February 25, 2010 at 20:05

    I enjoyed this show immensely. Thank you, WHYS.

    From my own investigation of the difference between fairness and justice, which is ongoing because they must be considered each time an issue comes up, I have gleaned at least one gem: Fairness is really nice and difficult to object to, while justice can be very hard and unpleasant, as is obvious if a murderer is executed by the state when found guilty by a court.


  97. 106 Tom D Ford
    February 25, 2010 at 20:05

    On markets:

    If you have ever been around or studied the very wealthy you know that they don’t compete with each other, they collude with each other. They divide up the markets among themselves and then manipulate them to their own advantage.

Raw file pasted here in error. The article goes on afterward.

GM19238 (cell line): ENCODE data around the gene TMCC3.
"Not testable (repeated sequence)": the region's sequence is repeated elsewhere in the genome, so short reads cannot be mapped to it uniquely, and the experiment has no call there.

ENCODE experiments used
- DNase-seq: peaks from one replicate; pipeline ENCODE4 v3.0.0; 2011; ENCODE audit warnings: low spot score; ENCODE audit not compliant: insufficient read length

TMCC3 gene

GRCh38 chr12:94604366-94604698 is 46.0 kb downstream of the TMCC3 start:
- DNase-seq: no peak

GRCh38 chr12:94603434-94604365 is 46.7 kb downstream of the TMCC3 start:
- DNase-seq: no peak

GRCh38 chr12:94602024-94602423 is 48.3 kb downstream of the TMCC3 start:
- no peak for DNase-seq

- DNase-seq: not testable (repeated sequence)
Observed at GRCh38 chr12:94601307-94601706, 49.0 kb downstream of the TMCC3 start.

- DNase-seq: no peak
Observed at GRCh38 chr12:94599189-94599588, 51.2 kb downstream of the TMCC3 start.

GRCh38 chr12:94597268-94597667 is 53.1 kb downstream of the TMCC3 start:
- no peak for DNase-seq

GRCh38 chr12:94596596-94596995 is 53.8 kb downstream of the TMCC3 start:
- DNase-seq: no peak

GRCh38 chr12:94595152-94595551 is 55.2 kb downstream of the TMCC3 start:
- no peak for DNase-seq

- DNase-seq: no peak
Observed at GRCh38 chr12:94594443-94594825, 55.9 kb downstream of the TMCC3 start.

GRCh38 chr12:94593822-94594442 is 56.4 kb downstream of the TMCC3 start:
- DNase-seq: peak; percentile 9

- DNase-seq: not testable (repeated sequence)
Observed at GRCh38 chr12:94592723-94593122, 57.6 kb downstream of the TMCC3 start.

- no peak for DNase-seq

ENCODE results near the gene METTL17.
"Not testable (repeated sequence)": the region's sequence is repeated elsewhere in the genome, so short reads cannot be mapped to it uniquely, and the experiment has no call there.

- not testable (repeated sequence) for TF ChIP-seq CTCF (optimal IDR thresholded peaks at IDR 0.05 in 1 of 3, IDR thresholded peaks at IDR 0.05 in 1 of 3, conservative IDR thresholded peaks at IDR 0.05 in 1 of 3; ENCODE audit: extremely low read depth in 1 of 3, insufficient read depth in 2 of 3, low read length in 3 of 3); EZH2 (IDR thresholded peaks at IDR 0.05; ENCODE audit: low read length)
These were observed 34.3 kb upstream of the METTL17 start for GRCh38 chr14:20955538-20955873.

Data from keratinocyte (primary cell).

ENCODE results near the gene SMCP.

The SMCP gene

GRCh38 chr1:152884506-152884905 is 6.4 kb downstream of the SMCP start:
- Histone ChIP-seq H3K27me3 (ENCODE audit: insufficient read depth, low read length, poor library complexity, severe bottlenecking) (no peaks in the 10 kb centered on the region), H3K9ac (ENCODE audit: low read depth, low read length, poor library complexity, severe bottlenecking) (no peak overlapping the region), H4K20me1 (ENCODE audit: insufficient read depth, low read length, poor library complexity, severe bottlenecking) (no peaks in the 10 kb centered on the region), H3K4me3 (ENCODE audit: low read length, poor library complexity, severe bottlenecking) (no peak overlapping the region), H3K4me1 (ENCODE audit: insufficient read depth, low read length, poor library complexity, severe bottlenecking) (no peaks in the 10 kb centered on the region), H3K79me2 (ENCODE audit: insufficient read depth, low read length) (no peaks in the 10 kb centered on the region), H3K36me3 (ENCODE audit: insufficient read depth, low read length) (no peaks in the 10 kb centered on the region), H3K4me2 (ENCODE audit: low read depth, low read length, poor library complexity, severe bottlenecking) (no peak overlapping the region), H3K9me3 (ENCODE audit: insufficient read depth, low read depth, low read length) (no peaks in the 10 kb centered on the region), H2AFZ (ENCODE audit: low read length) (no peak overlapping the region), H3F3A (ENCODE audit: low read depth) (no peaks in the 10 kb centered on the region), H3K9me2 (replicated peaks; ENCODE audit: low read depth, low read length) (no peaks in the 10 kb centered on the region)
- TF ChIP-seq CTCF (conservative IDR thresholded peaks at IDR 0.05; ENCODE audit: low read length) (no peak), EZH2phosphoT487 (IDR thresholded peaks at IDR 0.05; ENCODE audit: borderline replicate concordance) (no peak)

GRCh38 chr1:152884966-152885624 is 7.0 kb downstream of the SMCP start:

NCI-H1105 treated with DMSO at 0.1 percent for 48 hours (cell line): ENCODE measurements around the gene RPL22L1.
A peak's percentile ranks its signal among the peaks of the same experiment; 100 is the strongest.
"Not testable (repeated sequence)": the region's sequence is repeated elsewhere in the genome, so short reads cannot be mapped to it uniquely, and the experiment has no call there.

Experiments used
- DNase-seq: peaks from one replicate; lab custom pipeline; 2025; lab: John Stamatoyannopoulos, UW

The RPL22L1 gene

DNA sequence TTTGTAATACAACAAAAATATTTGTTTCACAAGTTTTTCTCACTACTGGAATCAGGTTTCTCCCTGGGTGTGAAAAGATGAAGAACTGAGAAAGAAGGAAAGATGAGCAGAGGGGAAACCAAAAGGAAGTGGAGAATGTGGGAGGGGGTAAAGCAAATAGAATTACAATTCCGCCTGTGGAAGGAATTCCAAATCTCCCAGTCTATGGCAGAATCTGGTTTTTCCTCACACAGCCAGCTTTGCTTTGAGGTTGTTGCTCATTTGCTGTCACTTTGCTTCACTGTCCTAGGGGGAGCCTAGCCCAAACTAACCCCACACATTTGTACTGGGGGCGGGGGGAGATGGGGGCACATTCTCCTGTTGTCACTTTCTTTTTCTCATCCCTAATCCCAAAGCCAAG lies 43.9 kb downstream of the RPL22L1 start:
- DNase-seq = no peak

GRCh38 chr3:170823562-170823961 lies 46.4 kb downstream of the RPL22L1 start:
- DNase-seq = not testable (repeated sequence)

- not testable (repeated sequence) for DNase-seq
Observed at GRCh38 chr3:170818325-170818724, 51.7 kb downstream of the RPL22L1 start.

So the “Free Market” does not exist in reality and never has. That leaves the question of how we ought to Regulate the Markets, to the advantage of the already wealthy or the advantage of the most people, the Commons.

  98. 107 steve
    February 25, 2010 at 20:08

    Garbagemen are paid quite well actually. The question should be, if we’re concerned about equality, why don’t feminists demand that 50% of garbage collectors be female instead of just insisted that half of CEOs should be female?

  99. 108 jens
    February 25, 2010 at 20:18


    what if there is no GOD? the level of unfairnes is pretty much an indication that thereis no GOD. why should white folks be better of than colored folks. Is GOD white and a rasist?